Over the years there could have been some official fence-mending, but now it will be harder. The queen might have been able to charm Israel but she is no longer so young and energetic after more than 65 years on the throne, making her the longest-serving British monarch. She will presumably keep going until the day she dies. Few people share her concern for dogs and horses, nor is she a warm everyone’s-grandmother type. But she is part of the marketing, like Big Ben and the Thames. She is part of the ethos that makes Britain interesting.
An interesting media report caught my eye last week: “Actor Kal Penn, a former aide in Barack Obama’s White House, wants fellow Democrat Chuck Schumer ‘out of office’ after the Senate Democratic Leader delivered a pro-Israel speech in Washington this week.” Penn is known as a comedy actor (Harold and Kumar) but his reaction to Schumer’s remarks was not funny at all. It was exceptionally aggressive and astonishingly ignorant.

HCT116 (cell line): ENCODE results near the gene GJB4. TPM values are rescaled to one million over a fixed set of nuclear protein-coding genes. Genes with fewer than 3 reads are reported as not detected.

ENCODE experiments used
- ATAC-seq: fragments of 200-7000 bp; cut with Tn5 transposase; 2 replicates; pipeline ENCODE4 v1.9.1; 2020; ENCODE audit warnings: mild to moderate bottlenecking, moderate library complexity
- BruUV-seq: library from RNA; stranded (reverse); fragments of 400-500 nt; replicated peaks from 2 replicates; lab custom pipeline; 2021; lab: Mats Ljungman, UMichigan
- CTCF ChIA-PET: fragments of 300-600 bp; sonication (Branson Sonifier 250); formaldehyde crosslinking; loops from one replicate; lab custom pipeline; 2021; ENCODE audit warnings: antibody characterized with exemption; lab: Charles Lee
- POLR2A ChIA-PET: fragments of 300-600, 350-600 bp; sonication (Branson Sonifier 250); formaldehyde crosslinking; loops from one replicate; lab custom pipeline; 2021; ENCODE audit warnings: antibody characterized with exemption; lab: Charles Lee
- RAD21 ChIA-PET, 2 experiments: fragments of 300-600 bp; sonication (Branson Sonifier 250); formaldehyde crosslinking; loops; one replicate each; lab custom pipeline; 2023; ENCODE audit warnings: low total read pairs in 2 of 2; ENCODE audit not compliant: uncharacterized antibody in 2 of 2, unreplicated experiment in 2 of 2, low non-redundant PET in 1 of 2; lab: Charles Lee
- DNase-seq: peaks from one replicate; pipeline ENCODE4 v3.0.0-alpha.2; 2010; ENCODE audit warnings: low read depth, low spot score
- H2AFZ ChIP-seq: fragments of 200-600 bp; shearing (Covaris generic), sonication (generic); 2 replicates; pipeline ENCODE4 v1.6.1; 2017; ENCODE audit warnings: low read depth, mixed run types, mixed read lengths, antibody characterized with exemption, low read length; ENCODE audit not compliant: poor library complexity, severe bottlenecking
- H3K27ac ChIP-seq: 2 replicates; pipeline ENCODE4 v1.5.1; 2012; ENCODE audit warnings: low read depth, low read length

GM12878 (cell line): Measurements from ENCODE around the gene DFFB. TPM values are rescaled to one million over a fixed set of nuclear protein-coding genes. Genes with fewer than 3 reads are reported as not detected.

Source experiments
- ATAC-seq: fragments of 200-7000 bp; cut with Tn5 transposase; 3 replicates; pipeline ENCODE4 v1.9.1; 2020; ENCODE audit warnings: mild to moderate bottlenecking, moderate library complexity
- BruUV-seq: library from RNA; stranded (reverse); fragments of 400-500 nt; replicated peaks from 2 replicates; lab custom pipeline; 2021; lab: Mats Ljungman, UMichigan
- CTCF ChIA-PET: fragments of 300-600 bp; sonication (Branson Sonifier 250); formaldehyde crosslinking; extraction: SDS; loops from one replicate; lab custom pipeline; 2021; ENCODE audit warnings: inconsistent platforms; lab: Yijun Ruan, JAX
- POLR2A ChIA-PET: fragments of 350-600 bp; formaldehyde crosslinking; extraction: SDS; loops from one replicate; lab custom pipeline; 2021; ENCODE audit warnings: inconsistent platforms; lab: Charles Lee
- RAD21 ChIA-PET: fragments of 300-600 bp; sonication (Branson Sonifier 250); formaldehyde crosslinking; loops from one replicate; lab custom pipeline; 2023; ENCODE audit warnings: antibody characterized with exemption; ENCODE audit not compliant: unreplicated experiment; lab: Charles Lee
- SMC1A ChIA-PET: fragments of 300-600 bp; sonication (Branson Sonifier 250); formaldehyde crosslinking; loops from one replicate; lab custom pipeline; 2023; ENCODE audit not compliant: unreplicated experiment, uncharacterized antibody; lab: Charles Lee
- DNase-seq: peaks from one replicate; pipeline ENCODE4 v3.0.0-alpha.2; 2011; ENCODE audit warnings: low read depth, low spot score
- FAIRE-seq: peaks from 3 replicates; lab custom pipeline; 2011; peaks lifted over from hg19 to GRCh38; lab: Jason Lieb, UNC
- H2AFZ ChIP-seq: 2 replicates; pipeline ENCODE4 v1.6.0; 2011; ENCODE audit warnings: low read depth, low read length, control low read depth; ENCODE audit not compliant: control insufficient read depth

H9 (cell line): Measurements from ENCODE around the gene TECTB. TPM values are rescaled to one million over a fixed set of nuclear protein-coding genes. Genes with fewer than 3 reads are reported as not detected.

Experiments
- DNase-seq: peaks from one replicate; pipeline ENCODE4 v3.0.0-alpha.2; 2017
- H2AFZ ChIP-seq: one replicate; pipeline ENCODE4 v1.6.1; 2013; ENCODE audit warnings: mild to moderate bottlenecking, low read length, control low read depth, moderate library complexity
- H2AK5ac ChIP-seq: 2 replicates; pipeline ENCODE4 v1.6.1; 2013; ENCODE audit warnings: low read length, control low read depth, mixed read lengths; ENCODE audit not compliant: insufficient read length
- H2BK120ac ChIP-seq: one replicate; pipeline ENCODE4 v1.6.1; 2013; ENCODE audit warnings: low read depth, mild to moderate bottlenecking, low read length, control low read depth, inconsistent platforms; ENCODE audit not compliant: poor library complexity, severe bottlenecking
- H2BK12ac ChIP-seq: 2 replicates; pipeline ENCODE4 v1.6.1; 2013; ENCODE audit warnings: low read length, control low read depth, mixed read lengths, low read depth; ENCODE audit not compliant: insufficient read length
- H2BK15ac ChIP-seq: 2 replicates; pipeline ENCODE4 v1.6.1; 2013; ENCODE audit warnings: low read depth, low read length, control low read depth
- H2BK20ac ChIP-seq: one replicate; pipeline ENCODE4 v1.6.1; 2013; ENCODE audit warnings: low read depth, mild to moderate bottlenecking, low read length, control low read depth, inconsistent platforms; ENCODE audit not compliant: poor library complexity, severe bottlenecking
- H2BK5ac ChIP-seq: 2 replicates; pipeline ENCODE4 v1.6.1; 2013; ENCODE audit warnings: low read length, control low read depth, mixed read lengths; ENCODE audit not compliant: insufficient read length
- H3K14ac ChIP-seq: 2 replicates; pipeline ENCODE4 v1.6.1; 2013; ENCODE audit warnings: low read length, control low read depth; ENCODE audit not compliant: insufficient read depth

In reaction to Schumer’s “pro-Israel” speech, Penn tweeted the following: “New York is a beautiful state with incredible people from so many faiths & backgrounds. Instead of using his office to bring people together & really make a difference, @SenSchumer is making speeches to divide us. Looking forward to the day he’s out of office – Kal Penn (@kalpenn)” What happened that got the worst out of him to the point he welcomes the political demise of one of his own party’s main leaders? What did Schumer say to deserve this wrath? Where is Penn coming from? How could Schumer’s support of Israel be more important to Penn than his leading role in opposing President Donald Trump? Schumer’s fault was that he simply stated the facts.